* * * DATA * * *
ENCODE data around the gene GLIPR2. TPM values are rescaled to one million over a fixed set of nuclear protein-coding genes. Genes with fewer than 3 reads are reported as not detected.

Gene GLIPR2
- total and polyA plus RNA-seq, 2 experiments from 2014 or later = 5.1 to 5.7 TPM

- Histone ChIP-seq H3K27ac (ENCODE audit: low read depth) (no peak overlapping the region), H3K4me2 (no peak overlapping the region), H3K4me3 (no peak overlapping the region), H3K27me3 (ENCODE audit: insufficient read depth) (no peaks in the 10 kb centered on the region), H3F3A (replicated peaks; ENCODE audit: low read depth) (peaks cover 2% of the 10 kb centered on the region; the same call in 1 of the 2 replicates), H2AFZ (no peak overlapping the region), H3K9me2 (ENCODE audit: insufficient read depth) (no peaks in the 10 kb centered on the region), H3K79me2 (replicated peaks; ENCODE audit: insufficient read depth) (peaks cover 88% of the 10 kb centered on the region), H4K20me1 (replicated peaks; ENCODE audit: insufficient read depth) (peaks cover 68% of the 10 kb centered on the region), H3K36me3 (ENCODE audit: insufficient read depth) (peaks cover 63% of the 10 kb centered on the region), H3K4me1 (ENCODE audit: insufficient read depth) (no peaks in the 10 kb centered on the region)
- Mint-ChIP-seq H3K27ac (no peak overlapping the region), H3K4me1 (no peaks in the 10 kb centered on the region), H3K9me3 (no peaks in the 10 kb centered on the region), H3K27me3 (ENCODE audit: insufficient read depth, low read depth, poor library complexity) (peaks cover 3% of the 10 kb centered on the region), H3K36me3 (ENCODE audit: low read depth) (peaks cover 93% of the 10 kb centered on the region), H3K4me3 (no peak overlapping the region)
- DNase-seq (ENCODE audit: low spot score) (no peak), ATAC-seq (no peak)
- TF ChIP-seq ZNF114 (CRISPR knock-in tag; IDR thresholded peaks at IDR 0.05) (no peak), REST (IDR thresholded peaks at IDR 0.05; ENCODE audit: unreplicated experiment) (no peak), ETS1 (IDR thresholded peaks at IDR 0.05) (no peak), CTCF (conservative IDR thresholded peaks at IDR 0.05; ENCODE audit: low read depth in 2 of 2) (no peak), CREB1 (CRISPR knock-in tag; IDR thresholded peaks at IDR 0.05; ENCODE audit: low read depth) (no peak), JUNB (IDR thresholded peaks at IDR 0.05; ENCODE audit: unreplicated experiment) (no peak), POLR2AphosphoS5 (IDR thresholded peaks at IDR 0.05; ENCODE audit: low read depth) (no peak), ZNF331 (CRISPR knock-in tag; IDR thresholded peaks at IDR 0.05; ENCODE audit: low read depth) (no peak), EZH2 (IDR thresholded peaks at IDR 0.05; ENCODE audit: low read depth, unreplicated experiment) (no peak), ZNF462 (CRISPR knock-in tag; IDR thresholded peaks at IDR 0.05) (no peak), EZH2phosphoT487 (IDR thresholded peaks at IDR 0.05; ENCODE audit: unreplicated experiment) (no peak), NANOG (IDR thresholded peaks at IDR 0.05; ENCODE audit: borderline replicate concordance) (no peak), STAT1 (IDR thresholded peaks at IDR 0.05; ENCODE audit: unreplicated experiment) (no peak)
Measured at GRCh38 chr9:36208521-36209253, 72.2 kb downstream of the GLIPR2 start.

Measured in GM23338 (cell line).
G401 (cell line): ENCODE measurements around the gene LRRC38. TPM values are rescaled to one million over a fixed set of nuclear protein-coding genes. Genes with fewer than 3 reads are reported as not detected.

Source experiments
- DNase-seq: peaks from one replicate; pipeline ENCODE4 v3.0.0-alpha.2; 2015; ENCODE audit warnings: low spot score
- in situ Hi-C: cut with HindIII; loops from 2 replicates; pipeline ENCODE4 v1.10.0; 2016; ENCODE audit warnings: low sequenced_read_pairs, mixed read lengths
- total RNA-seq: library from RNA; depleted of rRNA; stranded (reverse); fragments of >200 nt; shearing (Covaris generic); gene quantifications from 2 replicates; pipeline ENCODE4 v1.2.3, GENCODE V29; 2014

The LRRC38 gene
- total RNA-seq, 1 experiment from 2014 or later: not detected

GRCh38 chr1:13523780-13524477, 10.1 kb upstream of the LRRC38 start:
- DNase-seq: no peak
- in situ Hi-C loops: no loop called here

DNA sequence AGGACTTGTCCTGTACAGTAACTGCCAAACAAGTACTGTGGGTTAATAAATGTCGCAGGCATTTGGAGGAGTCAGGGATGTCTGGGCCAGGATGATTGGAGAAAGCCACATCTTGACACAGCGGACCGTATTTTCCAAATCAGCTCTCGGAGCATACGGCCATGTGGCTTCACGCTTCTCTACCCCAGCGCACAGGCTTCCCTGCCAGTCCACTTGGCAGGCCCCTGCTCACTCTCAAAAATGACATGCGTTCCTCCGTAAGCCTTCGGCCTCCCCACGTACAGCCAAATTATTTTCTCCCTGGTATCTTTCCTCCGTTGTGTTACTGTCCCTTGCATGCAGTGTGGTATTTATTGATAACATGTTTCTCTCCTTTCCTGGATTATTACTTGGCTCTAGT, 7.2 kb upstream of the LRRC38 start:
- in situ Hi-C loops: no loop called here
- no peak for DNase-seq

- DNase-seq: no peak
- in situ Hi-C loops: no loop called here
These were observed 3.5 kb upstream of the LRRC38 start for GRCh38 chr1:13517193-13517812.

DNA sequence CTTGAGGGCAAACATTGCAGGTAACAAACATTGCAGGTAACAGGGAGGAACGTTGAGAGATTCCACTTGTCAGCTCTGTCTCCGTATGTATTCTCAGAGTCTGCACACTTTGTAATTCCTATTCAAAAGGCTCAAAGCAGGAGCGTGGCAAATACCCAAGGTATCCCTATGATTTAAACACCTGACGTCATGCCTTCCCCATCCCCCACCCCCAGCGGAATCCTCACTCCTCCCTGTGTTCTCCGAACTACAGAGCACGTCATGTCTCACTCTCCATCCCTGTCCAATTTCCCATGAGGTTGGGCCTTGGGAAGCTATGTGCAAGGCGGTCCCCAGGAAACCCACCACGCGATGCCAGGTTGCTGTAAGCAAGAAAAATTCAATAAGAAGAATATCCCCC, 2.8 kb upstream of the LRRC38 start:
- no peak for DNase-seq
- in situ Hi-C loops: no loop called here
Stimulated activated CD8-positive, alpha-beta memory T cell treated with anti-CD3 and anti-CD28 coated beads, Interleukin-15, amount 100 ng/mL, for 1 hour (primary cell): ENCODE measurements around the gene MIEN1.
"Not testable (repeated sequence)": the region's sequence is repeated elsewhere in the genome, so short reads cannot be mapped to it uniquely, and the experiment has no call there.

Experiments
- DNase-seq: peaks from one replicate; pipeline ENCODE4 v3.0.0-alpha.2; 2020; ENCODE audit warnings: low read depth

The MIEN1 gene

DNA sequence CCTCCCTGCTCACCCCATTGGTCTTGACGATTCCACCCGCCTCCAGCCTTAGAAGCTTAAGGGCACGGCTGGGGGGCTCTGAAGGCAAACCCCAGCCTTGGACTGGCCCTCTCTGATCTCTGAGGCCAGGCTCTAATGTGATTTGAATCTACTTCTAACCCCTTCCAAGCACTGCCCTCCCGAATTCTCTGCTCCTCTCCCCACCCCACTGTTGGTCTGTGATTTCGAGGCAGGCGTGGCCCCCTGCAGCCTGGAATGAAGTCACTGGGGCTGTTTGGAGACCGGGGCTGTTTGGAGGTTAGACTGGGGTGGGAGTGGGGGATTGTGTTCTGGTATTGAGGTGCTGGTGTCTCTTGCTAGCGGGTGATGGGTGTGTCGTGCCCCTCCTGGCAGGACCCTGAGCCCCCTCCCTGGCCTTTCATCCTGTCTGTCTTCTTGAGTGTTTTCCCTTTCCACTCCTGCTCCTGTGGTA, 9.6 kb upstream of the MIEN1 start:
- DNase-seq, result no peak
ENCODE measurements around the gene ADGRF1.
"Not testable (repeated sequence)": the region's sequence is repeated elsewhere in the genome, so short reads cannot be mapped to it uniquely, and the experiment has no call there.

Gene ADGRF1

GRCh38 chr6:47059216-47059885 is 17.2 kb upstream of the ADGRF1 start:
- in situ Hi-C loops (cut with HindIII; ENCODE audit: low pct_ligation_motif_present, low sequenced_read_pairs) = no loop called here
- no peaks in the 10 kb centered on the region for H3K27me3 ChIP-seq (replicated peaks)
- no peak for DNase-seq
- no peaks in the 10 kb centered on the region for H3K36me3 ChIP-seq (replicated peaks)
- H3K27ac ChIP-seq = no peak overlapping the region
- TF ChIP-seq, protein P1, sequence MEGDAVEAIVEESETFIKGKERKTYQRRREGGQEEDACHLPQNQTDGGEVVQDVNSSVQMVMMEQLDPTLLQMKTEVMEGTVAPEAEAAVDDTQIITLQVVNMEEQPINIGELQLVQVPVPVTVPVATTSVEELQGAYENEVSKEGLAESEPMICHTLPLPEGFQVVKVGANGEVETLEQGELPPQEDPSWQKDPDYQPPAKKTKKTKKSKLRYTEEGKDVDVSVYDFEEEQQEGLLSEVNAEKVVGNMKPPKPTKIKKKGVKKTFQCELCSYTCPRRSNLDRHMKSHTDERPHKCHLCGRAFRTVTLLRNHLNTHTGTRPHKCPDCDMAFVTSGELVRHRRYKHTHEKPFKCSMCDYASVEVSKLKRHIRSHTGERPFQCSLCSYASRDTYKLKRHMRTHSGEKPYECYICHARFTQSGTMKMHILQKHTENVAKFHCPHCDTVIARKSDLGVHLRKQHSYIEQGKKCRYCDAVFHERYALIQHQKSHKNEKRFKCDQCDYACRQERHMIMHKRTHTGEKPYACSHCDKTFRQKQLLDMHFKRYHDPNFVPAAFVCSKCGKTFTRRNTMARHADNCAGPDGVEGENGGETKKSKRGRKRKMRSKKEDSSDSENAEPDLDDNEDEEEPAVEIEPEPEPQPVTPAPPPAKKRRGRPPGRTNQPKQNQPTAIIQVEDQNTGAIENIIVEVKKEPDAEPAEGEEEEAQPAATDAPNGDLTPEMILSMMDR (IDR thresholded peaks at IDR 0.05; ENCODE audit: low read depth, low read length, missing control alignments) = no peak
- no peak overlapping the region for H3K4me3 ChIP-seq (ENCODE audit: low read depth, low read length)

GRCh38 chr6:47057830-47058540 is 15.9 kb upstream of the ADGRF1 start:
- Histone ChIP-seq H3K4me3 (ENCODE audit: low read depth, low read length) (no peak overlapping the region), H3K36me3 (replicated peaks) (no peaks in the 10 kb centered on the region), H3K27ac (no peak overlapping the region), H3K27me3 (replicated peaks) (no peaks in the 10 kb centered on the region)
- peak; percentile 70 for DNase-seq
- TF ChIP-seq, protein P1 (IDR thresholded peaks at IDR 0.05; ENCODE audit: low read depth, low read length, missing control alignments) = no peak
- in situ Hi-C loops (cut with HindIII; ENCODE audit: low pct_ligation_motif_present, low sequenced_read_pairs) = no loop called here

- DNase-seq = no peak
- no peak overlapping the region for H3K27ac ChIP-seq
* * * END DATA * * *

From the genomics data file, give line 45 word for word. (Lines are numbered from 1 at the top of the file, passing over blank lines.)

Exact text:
- TF ChIP-seq, protein P1, sequence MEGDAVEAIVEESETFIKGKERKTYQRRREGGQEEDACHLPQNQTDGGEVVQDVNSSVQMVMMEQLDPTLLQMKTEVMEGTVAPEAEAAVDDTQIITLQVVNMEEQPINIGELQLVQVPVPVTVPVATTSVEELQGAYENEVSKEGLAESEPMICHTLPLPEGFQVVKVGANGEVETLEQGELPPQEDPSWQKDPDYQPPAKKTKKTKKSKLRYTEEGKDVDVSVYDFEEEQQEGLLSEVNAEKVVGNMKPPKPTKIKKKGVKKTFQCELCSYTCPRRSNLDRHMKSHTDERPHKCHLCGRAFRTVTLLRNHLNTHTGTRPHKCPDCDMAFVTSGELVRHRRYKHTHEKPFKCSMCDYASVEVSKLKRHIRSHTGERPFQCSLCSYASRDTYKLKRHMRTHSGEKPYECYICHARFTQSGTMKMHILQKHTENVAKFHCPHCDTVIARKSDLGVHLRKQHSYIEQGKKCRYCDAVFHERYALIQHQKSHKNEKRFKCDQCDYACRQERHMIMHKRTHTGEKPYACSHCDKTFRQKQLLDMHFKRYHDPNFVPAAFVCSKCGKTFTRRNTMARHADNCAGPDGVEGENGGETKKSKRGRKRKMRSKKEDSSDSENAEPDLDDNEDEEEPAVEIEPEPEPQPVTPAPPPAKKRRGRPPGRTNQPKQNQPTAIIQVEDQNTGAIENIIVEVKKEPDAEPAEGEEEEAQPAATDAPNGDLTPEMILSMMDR (IDR thresholded peaks at IDR 0.05; ENCODE audit: low read depth, low read length, missing control alignments) = no peak